DT 29665 – Big Dave's Crossword Blog
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DT 29665

Daily Telegraph Cryptic No 29665

Hints and tips by pommers

+ – + – + – + – + – + – + – +

BD Rating – Difficulty **Enjoyment ****

Hola from the Vega Baja on a very pleasant spring morning.  Sunny, light breeze and forecast for 23°C this afternoon.  What more could one ask for?

The puzzle’s a pretty normal Monday affair with quite a few gimmes to get you a start and then a few with much more complicated wordplay to get you exercising the grey matter.  Overall I enjoyed it.

As usual the ones I liked most are in blue.  The definitions are underlined in the clues and the answers are under the “click here” buttons so don’t click on them unless you really want to see the answer.  Please leave a comment telling us what you thought.


5a           Quiet formal announcement following end of weather forecast (7)
PREDICT:  Start with the letter meaning quiet in musical notation and an R (end of weatheR) and following that put a formal announcement or order.

7a           Finished first in that Open? (5)
OVERT:  A word meaning finished followed by T (first in That).

9a           Conservative  directly opposed (6)
SQUARE:  Double definition.

10a         Disciplinarian‘s point in trading centre (8)
MARTINET:  The point or prong of a fork is inserted into (in) a word for a trading centre or market.  I spent too long thinking the point would be a compass point, d’oh!

11a         Held back in reserve, and groomed (10)
RESTRAINED:  Abbreviation of reserved followed by a word meaning groomed as in coached.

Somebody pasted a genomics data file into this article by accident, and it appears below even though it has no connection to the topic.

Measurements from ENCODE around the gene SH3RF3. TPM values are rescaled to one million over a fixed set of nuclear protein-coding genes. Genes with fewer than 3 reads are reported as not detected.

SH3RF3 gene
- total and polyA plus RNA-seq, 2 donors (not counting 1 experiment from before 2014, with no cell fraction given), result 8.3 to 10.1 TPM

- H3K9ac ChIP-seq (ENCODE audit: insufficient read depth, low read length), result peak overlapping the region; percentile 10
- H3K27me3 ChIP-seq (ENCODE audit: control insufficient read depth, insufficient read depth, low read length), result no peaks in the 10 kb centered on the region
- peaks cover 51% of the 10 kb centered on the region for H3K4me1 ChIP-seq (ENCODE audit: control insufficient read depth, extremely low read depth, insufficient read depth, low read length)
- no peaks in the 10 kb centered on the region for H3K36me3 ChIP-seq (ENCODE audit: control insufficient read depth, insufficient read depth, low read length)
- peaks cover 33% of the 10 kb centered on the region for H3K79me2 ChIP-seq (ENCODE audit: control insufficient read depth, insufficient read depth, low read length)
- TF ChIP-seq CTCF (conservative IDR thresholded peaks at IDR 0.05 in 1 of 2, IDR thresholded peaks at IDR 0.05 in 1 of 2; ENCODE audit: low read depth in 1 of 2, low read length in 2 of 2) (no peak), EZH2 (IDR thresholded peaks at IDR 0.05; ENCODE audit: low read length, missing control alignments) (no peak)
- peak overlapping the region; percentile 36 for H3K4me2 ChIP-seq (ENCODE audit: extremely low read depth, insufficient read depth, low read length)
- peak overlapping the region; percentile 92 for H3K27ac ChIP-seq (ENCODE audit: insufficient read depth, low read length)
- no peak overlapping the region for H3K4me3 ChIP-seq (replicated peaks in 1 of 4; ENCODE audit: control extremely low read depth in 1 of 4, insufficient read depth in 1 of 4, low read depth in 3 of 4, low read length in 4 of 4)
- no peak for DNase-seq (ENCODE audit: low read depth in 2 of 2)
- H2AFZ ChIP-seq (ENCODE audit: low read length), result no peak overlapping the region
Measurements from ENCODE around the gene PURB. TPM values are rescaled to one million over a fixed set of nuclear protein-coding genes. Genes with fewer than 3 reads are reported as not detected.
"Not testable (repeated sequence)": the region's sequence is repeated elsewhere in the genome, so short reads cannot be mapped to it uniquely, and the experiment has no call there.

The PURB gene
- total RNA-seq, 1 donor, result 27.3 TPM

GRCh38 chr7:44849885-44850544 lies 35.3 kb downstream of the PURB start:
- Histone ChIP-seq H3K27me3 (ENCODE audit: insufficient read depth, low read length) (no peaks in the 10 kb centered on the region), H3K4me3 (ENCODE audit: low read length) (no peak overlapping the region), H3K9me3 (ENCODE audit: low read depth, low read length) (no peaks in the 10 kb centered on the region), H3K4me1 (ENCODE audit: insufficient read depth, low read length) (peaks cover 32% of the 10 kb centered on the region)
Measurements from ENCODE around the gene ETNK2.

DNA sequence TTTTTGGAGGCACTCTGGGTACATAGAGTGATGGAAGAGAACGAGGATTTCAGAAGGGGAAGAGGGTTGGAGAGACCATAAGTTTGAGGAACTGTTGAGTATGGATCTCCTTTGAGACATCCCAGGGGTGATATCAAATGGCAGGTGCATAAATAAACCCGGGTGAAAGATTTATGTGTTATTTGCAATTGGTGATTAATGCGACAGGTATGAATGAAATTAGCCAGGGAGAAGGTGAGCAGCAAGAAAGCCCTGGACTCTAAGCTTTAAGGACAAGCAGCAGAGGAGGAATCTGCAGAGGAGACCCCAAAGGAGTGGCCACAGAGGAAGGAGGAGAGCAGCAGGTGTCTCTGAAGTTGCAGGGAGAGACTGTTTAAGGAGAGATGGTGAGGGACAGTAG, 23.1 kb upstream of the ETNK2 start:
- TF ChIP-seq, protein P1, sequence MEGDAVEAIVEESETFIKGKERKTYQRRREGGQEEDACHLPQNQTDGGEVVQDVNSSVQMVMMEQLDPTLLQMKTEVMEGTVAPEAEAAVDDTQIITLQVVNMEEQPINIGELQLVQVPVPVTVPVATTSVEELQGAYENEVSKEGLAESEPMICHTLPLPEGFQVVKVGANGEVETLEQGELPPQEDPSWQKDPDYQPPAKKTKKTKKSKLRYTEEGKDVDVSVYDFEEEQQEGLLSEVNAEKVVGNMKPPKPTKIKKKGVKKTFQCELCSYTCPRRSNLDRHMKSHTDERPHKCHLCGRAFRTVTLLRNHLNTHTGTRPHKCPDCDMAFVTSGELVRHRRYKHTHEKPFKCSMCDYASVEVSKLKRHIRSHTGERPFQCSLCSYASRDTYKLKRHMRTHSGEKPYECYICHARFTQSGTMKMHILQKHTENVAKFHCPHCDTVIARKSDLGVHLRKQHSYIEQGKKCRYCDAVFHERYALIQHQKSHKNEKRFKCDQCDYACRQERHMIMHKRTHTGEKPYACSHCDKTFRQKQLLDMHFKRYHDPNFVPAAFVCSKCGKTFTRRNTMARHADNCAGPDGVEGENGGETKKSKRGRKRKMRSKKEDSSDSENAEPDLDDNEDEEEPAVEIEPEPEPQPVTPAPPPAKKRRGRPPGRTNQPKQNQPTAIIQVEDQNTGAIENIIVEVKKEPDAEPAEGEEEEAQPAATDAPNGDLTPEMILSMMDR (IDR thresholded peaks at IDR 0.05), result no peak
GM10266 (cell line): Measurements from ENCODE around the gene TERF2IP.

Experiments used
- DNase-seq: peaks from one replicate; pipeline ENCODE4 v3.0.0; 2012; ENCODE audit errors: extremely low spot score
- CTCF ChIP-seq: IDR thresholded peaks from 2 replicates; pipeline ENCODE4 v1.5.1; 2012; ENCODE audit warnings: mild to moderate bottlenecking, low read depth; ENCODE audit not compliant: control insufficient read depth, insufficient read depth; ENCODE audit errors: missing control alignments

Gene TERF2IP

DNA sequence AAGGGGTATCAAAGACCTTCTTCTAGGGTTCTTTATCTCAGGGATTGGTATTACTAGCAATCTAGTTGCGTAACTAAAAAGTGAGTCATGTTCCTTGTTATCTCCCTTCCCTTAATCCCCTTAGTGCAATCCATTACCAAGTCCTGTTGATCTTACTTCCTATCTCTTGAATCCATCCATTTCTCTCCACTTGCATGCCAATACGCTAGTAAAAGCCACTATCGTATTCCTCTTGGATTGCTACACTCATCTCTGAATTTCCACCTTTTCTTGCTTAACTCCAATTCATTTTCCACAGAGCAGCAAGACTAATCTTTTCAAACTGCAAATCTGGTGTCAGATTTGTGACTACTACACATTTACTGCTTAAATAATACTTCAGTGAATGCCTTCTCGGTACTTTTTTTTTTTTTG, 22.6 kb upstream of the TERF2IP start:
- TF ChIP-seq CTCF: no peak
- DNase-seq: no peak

13a         Titled lady enthralled by high-powered American (4)
DAME:  This titled lady is lurking in (enthralled by) the last two words of the clue.

14a         Notices form provided is about European father (10,3)
CLASSIFIED ADS:  Start with a word for form or type and then a two letter word meaning provided.  After that you need the IS from the clue placed around (about) an E(uropean) and a three letter word for your father.  Split that lot (19,3) and there you go.

16a         Get through? I don’t know (4)
PASS:  Double definition.  It’s what you say if you’re on Mastermind and don’t know the answer.

17a         Vexatious English gang returned to squeeze different ones (10)
BOTHERSOME:  E(nglish) and a gang or unruly group (3) reversed (returned) and placed around (to squeeze) a word meaning different ones (6).  Hands up all those who, like me, thought it would be the English gang reversed around an anagram (different) of ONES.

19a         Singer in pub, Italian individual (8)
BARITONE:  One of the usual words for a pub followed by the two letters for Italian vermouth and finally a word for individual or single.

20a         Just son given hint (6)
SIMPLY:  Just as in merely.  It’s an S(on) followed by a word meaning to hint.

22a         Live way out guarding head of state (5)